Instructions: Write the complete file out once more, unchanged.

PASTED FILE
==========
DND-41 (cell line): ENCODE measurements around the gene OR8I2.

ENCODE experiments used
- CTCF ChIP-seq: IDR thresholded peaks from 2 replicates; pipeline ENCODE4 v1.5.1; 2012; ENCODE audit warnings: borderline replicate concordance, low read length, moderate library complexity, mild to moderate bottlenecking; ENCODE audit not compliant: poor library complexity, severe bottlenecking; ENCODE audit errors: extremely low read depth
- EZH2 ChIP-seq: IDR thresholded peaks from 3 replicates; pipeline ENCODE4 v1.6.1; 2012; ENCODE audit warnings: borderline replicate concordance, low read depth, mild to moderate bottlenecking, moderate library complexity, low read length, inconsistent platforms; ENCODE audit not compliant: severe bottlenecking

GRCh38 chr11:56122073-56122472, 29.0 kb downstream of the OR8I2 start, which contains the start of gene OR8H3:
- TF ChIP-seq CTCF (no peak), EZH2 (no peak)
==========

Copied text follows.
DND-41 (cell line): ENCODE measurements around the gene OR8I2.

ENCODE experiments used
- CTCF ChIP-seq: IDR thresholded peaks from 2 replicates; pipeline ENCODE4 v1.5.1; 2012; ENCODE audit warnings: borderline replicate concordance, low read length, moderate library complexity, mild to moderate bottlenecking; ENCODE audit not compliant: poor library complexity, severe bottlenecking; ENCODE audit errors: extremely low read depth
- EZH2 ChIP-seq: IDR thresholded peaks from 3 replicates; pipeline ENCODE4 v1.6.1; 2012; ENCODE audit warnings: borderline replicate concordance, low read depth, mild to moderate bottlenecking, moderate library complexity, low read length, inconsistent platforms; ENCODE audit not compliant: severe bottlenecking

GRCh38 chr11:56122073-56122472, 29.0 kb downstream of the OR8I2 start, which contains the start of gene OR8H3:
- TF ChIP-seq CTCF (no peak), EZH2 (no peak)